The aster flower genus – which is a member of the asteraceae family – once carried over 600 species of blooms; however, after much research the genus was divided, and there are now only 180 species that reside in this genus. All the same, the aster flower remains a remarkably varied and flamboyant bloom, regardless of the species. Some of the more common types include Italian aster, which tends toward a light, almost pastel, purple; the Jenny aster, which comes in vivid reds, and the sky blue aster, which, as its name suggests, is a stunning shade of bright blue.

The name of the aster flower is culled from the ancient Greek word for “star.” This is largely due to the shape of the flower’s head; however, it is also because they grow in a spotted abundance and have an appearance similar to that of the stars in the sky. In mythology, asters were said to have grown from the tears of the goddess Asterea while she wept for the lack of stars on earth. Historically, aster flowers have had many uses. One of the best known is their use as a symbol when placed upon the graves of French soldiers; these flowers were meant to represent a reversal of the outcome of their battles. In ancient times these flowers were smoked, as it was thought that the smokey perfume would ward off wicked serpents. Asters may also be used for their strong medicinal properties. Some varieties of this flower are said to help with migraines, general headaches and colds, while others can aid in treating the pain of sciatica and muscle spasms.

In addition to having a wide array of colors to choose from, the aster flower also has a good deal of meaning to go alongside its good looks. In general, the aster is considered a symbol of patience, daintiness, and a love of variety. Others state that this flower is an emblem for refinement and elegance. As a gift, asters placed in a bouquet with complementing flowers can be representative of love and admiration. They are often given to those born in September, or those celebrating a 20th wedding anniversary. As a more unique gift, you might present a single fresh or dried flower to a lover or friend as a love charm, as asters were thought by some ancient Greeks to hold the mystic power of drawing forth affection.


Asters are easily grown from division. Aster plants do best if divided every two to three years. Simply dig out half to two thirds of the plants, leaving the remainder in place. Then separate the portion you dug out into two sections and plant in another location or give them to a friend.

Aster seeds can also be directly seeded into your flower garden, or seeded indoors for transplanting later. We recommend planting Asters in pots and containers indoors, then transplanting the seedlings outdoors in early spring. This allows you to make the proper spacing.

Sow Aster seeds early in the season, and cover lightly with soil. Water thoroughly once. They germinate easily and will grow quickly, producing their first of a continual display of blooms by mid-summer.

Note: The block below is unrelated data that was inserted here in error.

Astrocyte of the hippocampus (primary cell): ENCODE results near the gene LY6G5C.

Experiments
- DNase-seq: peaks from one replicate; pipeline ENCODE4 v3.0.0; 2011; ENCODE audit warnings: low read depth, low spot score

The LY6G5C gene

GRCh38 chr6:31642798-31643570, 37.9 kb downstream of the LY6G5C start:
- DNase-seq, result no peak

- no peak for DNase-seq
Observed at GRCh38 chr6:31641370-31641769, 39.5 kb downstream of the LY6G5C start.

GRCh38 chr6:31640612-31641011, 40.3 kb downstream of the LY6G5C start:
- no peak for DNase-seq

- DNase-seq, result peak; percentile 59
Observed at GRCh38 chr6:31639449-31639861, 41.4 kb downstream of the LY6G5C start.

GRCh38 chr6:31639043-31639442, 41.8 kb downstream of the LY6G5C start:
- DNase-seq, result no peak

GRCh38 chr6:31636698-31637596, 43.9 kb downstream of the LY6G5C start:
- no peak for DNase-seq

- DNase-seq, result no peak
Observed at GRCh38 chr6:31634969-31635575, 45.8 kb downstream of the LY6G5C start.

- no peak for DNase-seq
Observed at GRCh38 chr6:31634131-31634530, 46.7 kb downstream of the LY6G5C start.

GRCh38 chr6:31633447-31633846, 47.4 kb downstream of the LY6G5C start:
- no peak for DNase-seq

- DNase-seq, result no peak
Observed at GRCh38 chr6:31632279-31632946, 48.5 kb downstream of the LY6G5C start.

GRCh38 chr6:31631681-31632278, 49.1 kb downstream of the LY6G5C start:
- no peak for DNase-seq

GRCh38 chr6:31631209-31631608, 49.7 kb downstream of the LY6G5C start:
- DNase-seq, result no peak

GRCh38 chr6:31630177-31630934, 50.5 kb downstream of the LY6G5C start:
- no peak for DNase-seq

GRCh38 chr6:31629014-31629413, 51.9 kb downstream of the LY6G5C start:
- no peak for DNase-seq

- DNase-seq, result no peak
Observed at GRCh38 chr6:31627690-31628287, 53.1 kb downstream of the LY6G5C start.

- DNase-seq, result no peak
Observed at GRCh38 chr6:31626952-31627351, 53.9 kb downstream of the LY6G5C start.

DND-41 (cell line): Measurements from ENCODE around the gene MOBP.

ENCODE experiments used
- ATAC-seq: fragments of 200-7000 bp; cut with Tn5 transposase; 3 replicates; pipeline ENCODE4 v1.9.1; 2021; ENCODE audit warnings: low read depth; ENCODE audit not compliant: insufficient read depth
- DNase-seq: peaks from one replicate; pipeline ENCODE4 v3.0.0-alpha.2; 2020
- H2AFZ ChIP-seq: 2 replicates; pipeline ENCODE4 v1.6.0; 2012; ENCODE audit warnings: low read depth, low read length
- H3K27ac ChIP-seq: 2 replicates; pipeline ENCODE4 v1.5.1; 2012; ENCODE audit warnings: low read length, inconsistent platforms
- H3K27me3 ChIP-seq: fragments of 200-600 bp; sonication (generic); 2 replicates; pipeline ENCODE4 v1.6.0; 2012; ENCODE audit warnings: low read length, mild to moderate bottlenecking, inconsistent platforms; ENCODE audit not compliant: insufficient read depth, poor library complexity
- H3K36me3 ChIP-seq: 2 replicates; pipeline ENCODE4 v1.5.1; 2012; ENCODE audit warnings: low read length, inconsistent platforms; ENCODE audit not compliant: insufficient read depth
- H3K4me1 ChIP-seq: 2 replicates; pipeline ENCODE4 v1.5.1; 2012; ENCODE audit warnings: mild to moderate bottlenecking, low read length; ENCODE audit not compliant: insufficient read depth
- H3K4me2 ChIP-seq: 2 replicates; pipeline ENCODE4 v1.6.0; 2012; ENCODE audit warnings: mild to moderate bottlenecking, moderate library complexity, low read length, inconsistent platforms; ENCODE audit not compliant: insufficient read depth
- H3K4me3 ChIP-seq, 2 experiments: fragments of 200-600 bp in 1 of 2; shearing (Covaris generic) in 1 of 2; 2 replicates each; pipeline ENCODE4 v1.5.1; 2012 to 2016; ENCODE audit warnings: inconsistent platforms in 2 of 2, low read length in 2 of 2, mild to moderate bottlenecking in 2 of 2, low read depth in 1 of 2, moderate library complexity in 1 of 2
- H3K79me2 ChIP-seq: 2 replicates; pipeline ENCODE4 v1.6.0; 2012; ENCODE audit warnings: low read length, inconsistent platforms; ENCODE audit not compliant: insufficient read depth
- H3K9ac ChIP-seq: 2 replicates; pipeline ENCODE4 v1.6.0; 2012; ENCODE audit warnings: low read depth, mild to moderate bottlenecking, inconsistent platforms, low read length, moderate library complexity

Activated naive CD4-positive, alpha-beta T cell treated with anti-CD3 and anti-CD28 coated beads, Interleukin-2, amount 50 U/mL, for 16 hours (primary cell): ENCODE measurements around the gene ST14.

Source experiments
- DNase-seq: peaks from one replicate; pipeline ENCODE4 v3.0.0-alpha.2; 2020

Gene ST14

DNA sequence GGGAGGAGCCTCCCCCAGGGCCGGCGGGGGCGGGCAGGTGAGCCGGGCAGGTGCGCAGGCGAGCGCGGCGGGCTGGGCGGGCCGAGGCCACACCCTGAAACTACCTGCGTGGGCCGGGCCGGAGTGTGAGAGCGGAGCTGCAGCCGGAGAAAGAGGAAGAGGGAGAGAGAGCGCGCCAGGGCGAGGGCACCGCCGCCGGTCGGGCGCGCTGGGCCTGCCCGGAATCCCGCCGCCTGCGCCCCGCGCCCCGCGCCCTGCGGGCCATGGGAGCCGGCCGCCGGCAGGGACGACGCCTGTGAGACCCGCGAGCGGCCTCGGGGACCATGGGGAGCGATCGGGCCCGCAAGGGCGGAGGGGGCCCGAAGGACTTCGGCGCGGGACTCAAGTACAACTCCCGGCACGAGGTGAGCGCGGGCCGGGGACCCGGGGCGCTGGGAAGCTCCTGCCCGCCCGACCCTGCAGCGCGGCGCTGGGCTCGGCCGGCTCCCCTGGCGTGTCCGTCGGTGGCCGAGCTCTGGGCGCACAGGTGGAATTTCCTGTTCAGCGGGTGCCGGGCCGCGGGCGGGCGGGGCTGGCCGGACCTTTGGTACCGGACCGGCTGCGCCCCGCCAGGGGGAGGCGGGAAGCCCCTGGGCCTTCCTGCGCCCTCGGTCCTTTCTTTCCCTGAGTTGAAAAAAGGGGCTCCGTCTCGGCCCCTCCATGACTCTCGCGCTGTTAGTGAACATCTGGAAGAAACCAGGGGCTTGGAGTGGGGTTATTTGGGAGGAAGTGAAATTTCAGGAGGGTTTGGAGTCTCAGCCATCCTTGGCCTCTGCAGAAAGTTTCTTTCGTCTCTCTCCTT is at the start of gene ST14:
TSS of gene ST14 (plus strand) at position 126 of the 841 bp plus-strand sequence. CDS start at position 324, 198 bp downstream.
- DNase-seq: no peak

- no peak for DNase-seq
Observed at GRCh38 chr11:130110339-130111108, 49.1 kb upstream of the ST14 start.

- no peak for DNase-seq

Transplant Asters into your garden into an area where they can be grown for years. Spacing depends upon size with miniature varieties spaced four to six inches apart, and Giant varieties one to two feet apart. Place smaller varieties around the front of your flower garden as a border. Put larger varieties towards the back of the flowerbed.

How to Grow Asters:

Aster plants will grow well in average soils. But, like all plants, they will reward your with bigger blooms and a healthier plant if you add plenty of compost. Also, add a general purpose fertilizer once a month.

Once your Aster are established, they should grow well for years. Soil should be moist, but not wet. They will withstand dry periods. Water them during dry periods, once or twice per week to keep growth vibrant.

Add mulch around the plants for appearance and to keep weeds down.

Around mid to late summer, your plants will begin to produce flowers and will continue to do so until frost. You do not need to remove dead flower blooms, except to improve plant appearance. For giant varieties, trim back any stalks that have become gangly in appearance.

Cuttings for Indoors:
Asters have sturdy stalks that make them good candidates for flower vases and other arrangements. Cut the stem low, check for insects hiding in the flower, on the stem and under the leaves. Bring them indoors and place in water immediately.

For smaller varieties, use a small container or vase and cut stem a couple inches long. Bunch up a variety of colors for an eye-appealing arrangement. Add a small sprig or two of Baby's Breath.

Remember Asters, when creating container gardens for your deck or porch. They are excellent candidates.

Insect and Disease:
Asters are somewhat resistant to insects and disease. If insect or disease problems occur, treat early with organic or chemical insect repellents and fungicide.

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